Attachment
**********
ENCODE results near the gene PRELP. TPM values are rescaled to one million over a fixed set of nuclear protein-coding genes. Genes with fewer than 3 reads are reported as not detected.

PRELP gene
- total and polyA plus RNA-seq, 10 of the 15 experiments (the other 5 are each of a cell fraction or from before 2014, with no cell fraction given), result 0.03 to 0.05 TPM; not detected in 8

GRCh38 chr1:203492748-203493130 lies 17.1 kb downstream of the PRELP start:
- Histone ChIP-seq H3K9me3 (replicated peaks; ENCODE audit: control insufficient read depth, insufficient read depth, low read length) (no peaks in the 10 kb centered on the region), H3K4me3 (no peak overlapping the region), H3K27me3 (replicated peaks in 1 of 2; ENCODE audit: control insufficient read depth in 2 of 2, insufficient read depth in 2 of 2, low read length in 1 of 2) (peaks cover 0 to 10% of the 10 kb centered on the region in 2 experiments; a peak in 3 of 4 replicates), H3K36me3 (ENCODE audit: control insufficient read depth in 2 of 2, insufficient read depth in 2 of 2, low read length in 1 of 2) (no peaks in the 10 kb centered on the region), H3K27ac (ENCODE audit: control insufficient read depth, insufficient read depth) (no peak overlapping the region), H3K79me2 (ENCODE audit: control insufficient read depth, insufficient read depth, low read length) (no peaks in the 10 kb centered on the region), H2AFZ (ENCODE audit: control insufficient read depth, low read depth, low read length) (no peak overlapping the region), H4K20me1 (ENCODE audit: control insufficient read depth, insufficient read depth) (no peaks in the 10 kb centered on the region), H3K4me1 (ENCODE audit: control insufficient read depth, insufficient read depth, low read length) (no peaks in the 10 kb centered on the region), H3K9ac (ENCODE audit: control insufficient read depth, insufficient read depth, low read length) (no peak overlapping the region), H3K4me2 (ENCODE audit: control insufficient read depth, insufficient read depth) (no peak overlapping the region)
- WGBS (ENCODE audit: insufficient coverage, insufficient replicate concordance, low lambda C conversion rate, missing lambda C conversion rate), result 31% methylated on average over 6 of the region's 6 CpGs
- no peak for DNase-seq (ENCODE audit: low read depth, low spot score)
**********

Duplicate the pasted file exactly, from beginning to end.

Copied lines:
ENCODE results near the gene PRELP. TPM values are rescaled to one million over a fixed set of nuclear protein-coding genes. Genes with fewer than 3 reads are reported as not detected.

PRELP gene
- total and polyA plus RNA-seq, 10 of the 15 experiments (the other 5 are each of a cell fraction or from before 2014, with no cell fraction given), result 0.03 to 0.05 TPM; not detected in 8

GRCh38 chr1:203492748-203493130 lies 17.1 kb downstream of the PRELP start:
- Histone ChIP-seq H3K9me3 (replicated peaks; ENCODE audit: control insufficient read depth, insufficient read depth, low read length) (no peaks in the 10 kb centered on the region), H3K4me3 (no peak overlapping the region), H3K27me3 (replicated peaks in 1 of 2; ENCODE audit: control insufficient read depth in 2 of 2, insufficient read depth in 2 of 2, low read length in 1 of 2) (peaks cover 0 to 10% of the 10 kb centered on the region in 2 experiments; a peak in 3 of 4 replicates), H3K36me3 (ENCODE audit: control insufficient read depth in 2 of 2, insufficient read depth in 2 of 2, low read length in 1 of 2) (no peaks in the 10 kb centered on the region), H3K27ac (ENCODE audit: control insufficient read depth, insufficient read depth) (no peak overlapping the region), H3K79me2 (ENCODE audit: control insufficient read depth, insufficient read depth, low read length) (no peaks in the 10 kb centered on the region), H2AFZ (ENCODE audit: control insufficient read depth, low read depth, low read length) (no peak overlapping the region), H4K20me1 (ENCODE audit: control insufficient read depth, insufficient read depth) (no peaks in the 10 kb centered on the region), H3K4me1 (ENCODE audit: control insufficient read depth, insufficient read depth, low read length) (no peaks in the 10 kb centered on the region), H3K9ac (ENCODE audit: control insufficient read depth, insufficient read depth, low read length) (no peak overlapping the region), H3K4me2 (ENCODE audit: control insufficient read depth, insufficient read depth) (no peak overlapping the region)
- WGBS (ENCODE audit: insufficient coverage, insufficient replicate concordance, low lambda C conversion rate, missing lambda C conversion rate), result 31% methylated on average over 6 of the region's 6 CpGs
- no peak for DNase-seq (ENCODE audit: low read depth, low spot score)